The Australian degree system is closely modelled on a UK template. PhD degrees follow undergraduate and Masters-level study as the highest level of qualification a student can achieve.
This makes applying for postgraduate study abroad in Australia quite simple. Your existing qualifications should be recognised by Australian universities and further accreditation shouldn't be necessary.
Just as importantly, it means that the PhD you earn in Australia will be recognised around the world. Whether you return to your home country, or stay in Australia, your doctorate will be well-respected.
In many ways, PhD research in Australia is much like PhD research in the UK. The weather will probably be a bit nicer (OK, a lot nicer) and your friends may be slightly more jealous. But actually working on your doctorate will be a similar experience to that of students in other popular study destinations.
Australia is home to 42 public universities. These are supported by state funding and required to meet national standards for quality and accreditation.
Most are located on the country's eastern coast, in and around major cities such as Sydney, Brisbane and Melbourne.
Other higher education providers in Australia are usually Technical and Further Education (TAFE) institutions. These focus on vocational training rather than research. As such, they don't award PhDs.
All of Australia's universities do have the capacity to support PhD-level research, giving you a wide choice of institutions. Of course, the best university for your PhD will depend on the kind of project you are considering as well as the facilities and expertise you want to have access to.
Several of Australia's most prestigious universities are part of an organisation known as the 'Group of Eight' (Go8). All are research-intensive institutions, offering high quality postgraduate training.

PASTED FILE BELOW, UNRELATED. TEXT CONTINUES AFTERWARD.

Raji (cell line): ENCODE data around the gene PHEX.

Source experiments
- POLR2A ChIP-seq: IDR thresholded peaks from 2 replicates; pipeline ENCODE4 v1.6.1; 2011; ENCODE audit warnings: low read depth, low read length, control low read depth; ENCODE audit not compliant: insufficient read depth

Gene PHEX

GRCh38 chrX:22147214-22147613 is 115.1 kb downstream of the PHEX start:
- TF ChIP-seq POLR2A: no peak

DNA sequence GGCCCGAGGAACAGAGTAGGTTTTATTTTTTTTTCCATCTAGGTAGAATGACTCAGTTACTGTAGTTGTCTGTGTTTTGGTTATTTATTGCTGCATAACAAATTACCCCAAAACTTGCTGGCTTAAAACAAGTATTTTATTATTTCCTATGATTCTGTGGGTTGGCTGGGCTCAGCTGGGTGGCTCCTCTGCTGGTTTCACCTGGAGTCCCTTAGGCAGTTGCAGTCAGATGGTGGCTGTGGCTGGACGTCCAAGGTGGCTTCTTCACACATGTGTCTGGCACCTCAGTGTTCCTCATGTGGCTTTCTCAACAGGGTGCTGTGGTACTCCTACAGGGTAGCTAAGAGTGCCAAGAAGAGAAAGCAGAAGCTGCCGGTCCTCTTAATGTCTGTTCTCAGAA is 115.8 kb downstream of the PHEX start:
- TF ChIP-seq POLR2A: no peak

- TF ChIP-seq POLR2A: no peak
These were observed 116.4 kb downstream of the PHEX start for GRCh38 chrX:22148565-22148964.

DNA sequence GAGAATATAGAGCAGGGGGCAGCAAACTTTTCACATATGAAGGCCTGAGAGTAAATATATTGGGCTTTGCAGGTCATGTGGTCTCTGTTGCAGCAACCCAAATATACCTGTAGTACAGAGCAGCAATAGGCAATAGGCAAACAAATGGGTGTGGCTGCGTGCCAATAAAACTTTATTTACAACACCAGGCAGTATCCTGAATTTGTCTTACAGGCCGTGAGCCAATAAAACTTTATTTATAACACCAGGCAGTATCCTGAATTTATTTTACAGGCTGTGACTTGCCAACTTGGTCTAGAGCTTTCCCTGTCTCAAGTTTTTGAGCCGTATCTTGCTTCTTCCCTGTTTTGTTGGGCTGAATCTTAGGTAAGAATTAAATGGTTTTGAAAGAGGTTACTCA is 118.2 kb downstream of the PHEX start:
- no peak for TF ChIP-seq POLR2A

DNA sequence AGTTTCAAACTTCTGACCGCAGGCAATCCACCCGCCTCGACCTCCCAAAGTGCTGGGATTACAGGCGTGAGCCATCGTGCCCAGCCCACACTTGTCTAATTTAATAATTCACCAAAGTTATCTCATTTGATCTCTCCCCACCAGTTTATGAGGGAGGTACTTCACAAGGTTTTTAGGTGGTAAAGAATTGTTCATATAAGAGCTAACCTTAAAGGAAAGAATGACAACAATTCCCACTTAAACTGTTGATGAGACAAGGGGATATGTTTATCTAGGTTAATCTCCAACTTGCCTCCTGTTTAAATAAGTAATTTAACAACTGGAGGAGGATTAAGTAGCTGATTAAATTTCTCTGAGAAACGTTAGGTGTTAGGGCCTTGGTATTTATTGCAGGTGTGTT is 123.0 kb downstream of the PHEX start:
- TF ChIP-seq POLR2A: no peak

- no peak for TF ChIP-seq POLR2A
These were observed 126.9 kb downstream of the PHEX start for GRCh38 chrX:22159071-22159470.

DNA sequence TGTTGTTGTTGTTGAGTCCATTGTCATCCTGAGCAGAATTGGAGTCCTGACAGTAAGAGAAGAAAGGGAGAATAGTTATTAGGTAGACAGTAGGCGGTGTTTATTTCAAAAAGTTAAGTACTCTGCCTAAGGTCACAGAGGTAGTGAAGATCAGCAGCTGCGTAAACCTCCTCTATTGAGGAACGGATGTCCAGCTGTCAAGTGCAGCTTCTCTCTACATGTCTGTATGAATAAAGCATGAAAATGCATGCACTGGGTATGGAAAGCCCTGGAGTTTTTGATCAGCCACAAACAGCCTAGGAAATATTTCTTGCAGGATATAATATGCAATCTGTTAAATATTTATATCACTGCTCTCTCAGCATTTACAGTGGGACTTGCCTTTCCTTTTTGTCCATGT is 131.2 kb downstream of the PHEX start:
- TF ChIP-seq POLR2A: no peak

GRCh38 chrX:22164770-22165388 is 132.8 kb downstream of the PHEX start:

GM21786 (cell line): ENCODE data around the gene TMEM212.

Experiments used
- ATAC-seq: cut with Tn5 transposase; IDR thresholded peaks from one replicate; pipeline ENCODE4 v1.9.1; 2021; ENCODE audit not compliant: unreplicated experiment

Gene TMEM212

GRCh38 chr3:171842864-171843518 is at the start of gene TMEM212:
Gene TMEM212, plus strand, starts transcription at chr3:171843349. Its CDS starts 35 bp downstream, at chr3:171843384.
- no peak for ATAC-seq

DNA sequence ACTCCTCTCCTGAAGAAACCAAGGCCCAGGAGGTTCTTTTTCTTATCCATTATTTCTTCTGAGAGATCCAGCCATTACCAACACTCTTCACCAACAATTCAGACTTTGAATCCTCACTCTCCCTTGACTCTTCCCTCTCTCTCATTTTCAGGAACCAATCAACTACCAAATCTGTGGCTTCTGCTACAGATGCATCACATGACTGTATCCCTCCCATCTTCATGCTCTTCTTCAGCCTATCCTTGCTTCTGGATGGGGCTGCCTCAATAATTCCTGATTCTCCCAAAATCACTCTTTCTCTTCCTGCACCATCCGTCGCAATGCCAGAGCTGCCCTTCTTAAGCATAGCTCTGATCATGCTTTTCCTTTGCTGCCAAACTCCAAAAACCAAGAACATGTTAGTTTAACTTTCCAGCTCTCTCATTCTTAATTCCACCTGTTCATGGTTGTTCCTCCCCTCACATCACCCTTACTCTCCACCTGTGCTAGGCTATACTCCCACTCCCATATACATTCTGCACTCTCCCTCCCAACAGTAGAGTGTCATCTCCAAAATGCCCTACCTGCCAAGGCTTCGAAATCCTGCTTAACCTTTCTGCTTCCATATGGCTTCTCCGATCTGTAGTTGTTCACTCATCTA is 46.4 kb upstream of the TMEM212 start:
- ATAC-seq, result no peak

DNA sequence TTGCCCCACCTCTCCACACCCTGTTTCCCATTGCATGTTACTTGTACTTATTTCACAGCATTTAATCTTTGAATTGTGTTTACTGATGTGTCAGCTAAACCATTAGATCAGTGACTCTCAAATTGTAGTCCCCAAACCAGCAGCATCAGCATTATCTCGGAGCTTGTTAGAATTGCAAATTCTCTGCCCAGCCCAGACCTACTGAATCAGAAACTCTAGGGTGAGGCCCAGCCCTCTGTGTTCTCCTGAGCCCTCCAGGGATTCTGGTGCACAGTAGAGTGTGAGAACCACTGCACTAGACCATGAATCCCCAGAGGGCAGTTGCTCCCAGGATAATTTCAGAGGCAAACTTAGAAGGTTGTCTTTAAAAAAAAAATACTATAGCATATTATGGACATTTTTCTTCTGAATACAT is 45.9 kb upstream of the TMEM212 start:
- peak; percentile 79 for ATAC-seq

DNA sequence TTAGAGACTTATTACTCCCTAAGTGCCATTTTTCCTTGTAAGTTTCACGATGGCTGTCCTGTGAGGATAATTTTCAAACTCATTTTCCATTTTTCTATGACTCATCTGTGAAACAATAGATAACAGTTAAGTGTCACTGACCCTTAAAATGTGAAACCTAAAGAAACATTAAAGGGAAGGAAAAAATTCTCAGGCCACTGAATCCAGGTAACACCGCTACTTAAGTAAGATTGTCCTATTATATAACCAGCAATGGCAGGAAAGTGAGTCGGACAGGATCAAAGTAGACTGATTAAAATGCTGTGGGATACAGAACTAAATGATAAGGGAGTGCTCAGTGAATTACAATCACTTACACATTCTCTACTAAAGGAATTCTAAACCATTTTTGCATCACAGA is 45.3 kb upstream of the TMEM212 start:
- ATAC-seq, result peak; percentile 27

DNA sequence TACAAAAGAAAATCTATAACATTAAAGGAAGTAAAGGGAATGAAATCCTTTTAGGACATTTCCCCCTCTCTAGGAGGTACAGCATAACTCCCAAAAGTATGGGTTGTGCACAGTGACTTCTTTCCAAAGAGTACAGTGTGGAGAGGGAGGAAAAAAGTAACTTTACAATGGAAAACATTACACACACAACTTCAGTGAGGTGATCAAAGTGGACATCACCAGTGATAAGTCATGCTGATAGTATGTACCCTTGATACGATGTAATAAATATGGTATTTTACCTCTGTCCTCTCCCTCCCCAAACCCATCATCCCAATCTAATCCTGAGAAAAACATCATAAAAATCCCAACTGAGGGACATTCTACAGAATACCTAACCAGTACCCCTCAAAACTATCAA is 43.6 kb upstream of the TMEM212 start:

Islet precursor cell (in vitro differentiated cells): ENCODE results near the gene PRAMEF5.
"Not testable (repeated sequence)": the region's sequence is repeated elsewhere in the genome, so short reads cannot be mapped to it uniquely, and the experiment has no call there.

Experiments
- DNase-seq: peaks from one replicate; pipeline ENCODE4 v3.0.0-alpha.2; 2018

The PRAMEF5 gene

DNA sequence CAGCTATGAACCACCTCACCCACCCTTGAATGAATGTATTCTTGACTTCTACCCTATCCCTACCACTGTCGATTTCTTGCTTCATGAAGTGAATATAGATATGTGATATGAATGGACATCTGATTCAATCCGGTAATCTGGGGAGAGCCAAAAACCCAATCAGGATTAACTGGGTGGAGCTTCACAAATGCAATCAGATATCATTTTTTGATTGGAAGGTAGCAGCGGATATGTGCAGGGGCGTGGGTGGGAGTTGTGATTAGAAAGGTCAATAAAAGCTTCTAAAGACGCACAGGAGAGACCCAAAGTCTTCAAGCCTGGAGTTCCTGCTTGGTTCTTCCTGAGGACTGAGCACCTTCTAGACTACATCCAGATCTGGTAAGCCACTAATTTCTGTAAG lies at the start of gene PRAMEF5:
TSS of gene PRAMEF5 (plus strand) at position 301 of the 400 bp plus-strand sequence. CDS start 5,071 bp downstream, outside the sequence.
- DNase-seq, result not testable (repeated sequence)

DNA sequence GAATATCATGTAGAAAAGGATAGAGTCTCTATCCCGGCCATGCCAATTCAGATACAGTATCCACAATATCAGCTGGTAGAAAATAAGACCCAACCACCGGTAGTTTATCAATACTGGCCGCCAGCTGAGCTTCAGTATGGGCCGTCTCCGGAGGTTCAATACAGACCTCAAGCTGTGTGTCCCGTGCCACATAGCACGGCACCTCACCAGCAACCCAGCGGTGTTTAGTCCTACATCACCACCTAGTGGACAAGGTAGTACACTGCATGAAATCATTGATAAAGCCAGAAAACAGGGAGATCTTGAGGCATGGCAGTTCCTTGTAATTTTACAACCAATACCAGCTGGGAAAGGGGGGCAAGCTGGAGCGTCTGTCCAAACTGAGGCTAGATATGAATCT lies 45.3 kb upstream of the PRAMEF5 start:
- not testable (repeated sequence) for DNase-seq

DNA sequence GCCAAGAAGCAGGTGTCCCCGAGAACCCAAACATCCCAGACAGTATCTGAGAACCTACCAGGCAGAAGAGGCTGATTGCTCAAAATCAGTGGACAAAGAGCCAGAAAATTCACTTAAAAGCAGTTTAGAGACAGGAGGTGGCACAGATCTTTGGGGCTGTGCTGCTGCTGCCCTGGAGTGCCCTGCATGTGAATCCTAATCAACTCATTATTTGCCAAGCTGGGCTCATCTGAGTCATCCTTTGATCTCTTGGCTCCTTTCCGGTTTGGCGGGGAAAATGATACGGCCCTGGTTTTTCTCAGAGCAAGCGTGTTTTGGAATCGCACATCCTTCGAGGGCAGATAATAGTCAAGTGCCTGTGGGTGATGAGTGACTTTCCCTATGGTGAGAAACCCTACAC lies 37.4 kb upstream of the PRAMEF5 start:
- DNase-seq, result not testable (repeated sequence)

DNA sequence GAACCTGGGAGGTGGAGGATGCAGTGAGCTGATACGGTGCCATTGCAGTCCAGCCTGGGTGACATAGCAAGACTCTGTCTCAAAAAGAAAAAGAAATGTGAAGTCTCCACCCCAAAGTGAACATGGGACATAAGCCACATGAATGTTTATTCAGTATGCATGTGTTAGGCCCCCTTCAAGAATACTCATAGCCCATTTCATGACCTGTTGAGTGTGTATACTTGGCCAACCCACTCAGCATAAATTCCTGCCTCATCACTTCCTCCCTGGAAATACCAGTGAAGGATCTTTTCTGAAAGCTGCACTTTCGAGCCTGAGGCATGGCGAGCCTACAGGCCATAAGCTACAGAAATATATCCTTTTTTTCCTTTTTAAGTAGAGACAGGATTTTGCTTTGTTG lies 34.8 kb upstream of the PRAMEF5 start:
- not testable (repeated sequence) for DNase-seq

The Group of Eight has a similar function to the UK's Russell Group, or the USA's Ivy League. It provides a lobbying force for top universities and a hallmark of research quality.
It may not surprise you to learn that the Group of Eight has eight members. They are:
A PhD from a Go8 member is an impressive and prestigious qualification, but don't overlook Australia's other universities. Many are equally renowned in their particular fields of expertise. And, after all, specialisation is what PhD study is all about.
The Australian Technology Network of Universities (ATN) brings together five of Australia’s most innovative and enterprising universities including:
The ATN is a leading voice in promoting partnerships between industry and research to deliver significant economic, social and cultural benefits to local and global communities. More importantly for international postgraduates, it also offers its own unique PhD training programme.